STC gets nearly $1 million to support workforce training and equipment

McALLEN — South Texas College and many of its industry partners are kicking off the new year with three grants totaling nearly $1 million for workforce training.

The $974,665 total was divided in three grants from the Texas Workforce Commission all aimed at advanced training for three specific areas.

“What’s fantastic is that all of them are in high-demand industries,” said Commissioner Ruth Hughs, TWC chair, who was present to sign the checks on Friday. “Because we only invest in education training in high-demand industries so that those students who are getting those skills will be set up for success.”

The Jobs and Education for Texans grant, known as JEP, provided the college with $249,096 for the purchase of state-of-the art equipment for STC’s Computer Information Technology program such as cyber security and computer networking.

The Skills Development Fund was awarded for manufacturing training in the amount of $409,890. This will go toward providing industry partners already selected with free skills training for current employees moving up the ranks or recent hires.

A second Skills Development Grant was also awarded for the healthcare field in the amount of $655,153. Much like the manufacturing grant, this money will be used to provide industry partners with employee training.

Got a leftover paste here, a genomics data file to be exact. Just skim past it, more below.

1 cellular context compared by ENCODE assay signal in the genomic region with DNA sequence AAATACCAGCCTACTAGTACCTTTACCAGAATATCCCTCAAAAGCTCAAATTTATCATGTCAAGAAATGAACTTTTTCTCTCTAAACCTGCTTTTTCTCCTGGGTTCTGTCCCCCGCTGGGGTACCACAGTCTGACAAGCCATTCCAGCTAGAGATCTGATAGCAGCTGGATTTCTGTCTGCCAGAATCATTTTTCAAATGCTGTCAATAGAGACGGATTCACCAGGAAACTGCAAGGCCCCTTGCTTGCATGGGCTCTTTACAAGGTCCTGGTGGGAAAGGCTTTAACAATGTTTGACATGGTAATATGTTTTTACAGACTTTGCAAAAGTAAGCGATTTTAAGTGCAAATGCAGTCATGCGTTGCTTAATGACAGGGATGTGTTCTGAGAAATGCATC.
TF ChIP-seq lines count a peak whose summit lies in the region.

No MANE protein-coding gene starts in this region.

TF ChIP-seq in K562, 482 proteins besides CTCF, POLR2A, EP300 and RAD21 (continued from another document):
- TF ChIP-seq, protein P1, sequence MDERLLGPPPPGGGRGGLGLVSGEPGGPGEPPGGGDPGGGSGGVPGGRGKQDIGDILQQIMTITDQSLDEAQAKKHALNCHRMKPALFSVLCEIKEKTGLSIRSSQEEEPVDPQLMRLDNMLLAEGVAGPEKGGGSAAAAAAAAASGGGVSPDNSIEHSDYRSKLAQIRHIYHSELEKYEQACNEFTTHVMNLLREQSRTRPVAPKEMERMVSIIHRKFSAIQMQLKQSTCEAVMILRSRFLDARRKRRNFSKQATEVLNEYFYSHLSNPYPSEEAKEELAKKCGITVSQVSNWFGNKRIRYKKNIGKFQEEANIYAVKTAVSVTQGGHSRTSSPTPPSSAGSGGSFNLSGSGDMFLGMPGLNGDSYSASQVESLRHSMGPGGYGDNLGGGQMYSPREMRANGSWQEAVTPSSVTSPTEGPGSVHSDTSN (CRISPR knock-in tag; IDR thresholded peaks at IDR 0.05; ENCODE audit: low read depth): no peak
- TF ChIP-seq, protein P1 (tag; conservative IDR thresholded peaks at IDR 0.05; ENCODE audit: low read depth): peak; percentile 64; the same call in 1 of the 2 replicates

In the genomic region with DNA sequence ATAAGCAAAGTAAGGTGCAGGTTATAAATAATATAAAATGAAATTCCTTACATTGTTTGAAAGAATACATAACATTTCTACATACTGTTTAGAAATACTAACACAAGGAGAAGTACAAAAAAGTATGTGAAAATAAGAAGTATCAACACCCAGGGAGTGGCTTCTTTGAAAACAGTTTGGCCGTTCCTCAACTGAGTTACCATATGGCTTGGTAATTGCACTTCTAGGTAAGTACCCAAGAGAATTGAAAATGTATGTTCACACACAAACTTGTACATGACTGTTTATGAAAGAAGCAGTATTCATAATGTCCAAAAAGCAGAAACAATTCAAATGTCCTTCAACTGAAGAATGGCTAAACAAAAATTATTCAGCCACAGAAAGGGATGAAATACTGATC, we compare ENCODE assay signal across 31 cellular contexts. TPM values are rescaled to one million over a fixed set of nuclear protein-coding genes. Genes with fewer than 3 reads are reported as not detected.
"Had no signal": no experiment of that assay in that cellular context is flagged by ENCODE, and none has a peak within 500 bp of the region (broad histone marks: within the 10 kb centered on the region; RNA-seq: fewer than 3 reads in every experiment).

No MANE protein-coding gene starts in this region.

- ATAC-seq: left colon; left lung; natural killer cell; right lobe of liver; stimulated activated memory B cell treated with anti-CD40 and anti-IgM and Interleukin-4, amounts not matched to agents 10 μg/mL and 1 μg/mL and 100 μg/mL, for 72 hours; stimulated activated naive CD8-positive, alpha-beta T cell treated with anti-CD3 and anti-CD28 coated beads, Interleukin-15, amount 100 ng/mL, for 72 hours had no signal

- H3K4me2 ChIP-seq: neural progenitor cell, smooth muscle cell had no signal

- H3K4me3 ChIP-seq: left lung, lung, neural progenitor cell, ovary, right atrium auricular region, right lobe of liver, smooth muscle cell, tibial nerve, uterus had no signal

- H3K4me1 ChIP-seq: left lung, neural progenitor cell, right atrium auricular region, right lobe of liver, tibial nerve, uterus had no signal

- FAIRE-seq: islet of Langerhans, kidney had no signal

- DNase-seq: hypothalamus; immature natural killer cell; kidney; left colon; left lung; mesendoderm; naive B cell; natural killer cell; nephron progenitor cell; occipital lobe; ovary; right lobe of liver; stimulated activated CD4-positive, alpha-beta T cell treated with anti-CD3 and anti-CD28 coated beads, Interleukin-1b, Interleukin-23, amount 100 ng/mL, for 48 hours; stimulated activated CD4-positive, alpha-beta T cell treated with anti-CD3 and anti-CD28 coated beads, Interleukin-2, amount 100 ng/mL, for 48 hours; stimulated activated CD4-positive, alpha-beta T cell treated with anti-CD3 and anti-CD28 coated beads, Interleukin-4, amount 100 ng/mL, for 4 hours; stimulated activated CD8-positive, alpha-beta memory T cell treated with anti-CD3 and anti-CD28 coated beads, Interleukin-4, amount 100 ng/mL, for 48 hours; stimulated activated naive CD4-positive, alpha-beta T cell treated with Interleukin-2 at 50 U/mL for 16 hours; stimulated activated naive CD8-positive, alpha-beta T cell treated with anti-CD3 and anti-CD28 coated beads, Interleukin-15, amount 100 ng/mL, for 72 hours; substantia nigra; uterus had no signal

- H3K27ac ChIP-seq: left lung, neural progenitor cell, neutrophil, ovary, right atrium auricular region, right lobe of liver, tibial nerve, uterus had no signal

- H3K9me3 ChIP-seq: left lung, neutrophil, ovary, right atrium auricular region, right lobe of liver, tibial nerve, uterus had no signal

“With this grant all of us are going to benefit,” said Olivia de la Rosa, director of professional workforce education, who was in charge of the healthcare side. “Our business partners are very excited. This grant is going to help them upgrade their skills and in turn it helps the community because we become patients of theirs.”

On the healthcare side the grant was divided into $315,679 that will remain in the Rio Grande Valley with area partners, and the rest will go to partnering institutions across the state.

“It’s really a win-win,” Hughs said. “The employer gets a customized curriculum to meet their needs and of course you have students getting these marketable skills and employees getting marketable skills that are going to help them advance.”

Some of the partners for the two skills grants include Grant United Health Systems, Southwest Texas Junior College, Laredo College, Wood Crafters Home Products and TST NA Trim LLC.

“It includes almost every aspect of anybody who works inside the hospital it’s not just nurses and (Certified Nurse Assistants),” said Teresa Johnson who works in the education department at South Texas Health System. “Radiology can attend these courses with us; respiratory therapy can attend these courses with us. These courses are just as important to those departments.”

The college continuously applies for these grants for various high-demand areas around the Valley. And even tough, the partners for this specific grant have already been selected and began their training in the fall, STC President Shirley Reed said she hopes those still looking for skill training see these opportunities and reach out to the college.

“It’s critical for the economic development of our community,” Reed said. “It’s through preparing the workforce that brings jobs and when people have good paying jobs they have money to spend in your community. That’s how you create regional prosperity.”